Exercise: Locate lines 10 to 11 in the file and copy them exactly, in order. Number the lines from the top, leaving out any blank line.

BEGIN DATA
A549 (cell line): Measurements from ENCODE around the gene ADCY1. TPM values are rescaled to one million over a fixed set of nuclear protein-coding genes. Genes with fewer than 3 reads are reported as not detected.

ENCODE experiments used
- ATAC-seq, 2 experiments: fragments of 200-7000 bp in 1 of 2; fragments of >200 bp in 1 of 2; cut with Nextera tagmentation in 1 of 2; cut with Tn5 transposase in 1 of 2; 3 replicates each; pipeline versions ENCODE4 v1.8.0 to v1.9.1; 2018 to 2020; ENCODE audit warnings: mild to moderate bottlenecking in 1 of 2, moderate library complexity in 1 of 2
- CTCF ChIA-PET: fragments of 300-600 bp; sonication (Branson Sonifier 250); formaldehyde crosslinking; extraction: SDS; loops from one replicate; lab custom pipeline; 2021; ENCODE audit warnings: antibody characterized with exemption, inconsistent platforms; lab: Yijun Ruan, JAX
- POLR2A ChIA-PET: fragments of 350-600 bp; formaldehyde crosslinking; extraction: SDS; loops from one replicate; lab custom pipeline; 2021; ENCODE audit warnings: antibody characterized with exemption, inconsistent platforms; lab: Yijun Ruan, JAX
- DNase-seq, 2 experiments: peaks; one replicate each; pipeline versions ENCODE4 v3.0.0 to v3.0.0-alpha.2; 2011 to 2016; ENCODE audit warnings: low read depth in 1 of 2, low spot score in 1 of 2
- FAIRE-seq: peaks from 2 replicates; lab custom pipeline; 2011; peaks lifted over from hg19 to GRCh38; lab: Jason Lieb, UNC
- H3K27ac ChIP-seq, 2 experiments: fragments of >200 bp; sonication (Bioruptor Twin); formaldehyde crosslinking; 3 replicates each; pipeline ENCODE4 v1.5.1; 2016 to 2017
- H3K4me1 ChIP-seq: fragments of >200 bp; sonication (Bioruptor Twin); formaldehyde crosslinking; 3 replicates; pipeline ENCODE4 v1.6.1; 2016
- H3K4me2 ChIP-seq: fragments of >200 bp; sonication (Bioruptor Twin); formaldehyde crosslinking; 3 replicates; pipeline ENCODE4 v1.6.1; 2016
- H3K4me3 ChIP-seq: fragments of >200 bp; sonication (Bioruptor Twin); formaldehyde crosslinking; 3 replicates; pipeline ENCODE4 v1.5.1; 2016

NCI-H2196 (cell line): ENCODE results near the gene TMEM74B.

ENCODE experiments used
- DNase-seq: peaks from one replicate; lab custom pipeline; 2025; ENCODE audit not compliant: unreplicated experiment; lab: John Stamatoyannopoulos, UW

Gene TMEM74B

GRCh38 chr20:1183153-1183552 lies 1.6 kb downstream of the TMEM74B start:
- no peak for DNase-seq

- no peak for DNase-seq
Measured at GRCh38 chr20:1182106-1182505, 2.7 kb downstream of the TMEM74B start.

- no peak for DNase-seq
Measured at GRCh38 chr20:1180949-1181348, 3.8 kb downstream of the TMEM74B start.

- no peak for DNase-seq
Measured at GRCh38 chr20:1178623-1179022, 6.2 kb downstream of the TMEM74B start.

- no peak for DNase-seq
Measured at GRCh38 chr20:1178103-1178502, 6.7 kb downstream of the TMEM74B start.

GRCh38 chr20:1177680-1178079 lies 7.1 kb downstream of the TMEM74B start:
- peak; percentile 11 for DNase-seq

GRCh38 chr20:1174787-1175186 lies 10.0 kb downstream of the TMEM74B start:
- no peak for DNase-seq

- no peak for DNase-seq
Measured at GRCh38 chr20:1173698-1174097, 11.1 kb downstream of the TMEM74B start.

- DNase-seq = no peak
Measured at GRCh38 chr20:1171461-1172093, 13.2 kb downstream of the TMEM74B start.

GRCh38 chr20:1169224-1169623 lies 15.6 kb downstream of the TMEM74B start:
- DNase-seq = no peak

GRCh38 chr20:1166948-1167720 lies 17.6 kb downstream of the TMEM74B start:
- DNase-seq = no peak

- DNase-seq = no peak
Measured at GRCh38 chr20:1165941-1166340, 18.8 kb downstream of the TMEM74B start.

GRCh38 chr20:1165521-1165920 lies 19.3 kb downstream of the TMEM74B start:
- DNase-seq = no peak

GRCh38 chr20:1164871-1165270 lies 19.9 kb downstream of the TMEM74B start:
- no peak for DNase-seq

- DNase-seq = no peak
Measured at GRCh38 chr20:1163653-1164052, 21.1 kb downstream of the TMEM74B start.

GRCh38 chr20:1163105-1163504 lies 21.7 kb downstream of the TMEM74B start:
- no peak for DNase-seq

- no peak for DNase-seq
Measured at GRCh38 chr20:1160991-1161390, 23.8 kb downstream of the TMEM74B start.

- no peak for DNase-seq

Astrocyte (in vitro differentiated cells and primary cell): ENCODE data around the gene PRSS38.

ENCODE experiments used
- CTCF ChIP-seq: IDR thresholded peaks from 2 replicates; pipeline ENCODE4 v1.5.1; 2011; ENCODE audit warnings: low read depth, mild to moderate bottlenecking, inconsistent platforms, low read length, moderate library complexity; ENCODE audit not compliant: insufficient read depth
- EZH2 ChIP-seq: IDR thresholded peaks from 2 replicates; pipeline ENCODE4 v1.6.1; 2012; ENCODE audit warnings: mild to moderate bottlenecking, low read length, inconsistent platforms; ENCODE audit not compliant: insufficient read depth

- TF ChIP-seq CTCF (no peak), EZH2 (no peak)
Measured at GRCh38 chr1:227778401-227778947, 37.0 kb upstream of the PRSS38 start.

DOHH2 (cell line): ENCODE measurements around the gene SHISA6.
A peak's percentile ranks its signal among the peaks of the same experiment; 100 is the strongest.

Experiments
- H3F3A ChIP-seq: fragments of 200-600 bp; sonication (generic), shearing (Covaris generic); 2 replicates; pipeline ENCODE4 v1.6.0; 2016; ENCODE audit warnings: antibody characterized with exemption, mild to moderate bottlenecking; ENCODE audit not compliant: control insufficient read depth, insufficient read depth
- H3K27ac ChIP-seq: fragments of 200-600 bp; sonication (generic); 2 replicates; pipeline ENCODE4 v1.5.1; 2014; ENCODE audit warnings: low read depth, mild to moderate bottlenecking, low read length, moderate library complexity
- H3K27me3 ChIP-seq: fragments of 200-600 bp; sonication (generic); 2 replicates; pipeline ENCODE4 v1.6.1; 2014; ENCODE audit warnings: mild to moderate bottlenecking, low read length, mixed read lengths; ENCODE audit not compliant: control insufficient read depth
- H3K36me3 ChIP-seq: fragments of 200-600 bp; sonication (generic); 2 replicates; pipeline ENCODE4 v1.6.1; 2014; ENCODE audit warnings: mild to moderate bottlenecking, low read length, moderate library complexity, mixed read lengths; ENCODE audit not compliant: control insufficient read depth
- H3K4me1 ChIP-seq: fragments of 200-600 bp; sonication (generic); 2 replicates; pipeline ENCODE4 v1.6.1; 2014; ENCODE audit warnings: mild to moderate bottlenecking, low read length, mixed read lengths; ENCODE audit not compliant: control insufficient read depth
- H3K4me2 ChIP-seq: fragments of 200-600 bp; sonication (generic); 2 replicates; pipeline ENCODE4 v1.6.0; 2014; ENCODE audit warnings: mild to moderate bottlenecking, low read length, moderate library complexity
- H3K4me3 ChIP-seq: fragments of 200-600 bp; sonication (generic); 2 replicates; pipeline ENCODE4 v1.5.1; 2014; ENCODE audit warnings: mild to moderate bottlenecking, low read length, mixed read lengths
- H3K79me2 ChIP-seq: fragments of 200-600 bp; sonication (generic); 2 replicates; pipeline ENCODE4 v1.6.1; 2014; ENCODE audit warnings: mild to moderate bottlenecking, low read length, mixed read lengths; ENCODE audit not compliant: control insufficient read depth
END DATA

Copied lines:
- H3K4me2 ChIP-seq: fragments of >200 bp; sonication (Bioruptor Twin); formaldehyde crosslinking; 3 replicates; pipeline ENCODE4 v1.6.1; 2016
- H3K4me3 ChIP-seq: fragments of >200 bp; sonication (Bioruptor Twin); formaldehyde crosslinking; 3 replicates; pipeline ENCODE4 v1.5.1; 2016